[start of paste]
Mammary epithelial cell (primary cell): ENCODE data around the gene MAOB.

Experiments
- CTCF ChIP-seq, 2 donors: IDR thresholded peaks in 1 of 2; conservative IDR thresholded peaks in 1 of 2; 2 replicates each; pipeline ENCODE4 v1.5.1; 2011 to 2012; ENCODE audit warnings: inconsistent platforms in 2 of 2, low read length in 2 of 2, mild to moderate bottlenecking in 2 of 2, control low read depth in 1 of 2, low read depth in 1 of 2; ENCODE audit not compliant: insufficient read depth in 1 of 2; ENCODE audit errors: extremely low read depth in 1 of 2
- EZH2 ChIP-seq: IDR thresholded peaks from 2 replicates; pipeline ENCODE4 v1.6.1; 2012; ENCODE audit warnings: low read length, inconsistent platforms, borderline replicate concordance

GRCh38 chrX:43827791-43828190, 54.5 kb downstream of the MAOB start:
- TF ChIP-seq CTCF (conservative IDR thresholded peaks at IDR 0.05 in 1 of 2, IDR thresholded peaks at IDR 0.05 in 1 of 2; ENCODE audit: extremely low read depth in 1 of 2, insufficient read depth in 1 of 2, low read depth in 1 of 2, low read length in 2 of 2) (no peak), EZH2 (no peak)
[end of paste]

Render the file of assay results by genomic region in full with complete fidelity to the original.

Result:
Mammary epithelial cell (primary cell): ENCODE data around the gene MAOB.

Experiments
- CTCF ChIP-seq, 2 donors: IDR thresholded peaks in 1 of 2; conservative IDR thresholded peaks in 1 of 2; 2 replicates each; pipeline ENCODE4 v1.5.1; 2011 to 2012; ENCODE audit warnings: inconsistent platforms in 2 of 2, low read length in 2 of 2, mild to moderate bottlenecking in 2 of 2, control low read depth in 1 of 2, low read depth in 1 of 2; ENCODE audit not compliant: insufficient read depth in 1 of 2; ENCODE audit errors: extremely low read depth in 1 of 2
- EZH2 ChIP-seq: IDR thresholded peaks from 2 replicates; pipeline ENCODE4 v1.6.1; 2012; ENCODE audit warnings: low read length, inconsistent platforms, borderline replicate concordance

GRCh38 chrX:43827791-43828190, 54.5 kb downstream of the MAOB start:
- TF ChIP-seq CTCF (conservative IDR thresholded peaks at IDR 0.05 in 1 of 2, IDR thresholded peaks at IDR 0.05 in 1 of 2; ENCODE audit: extremely low read depth in 1 of 2, insufficient read depth in 1 of 2, low read depth in 1 of 2, low read length in 2 of 2) (no peak), EZH2 (no peak)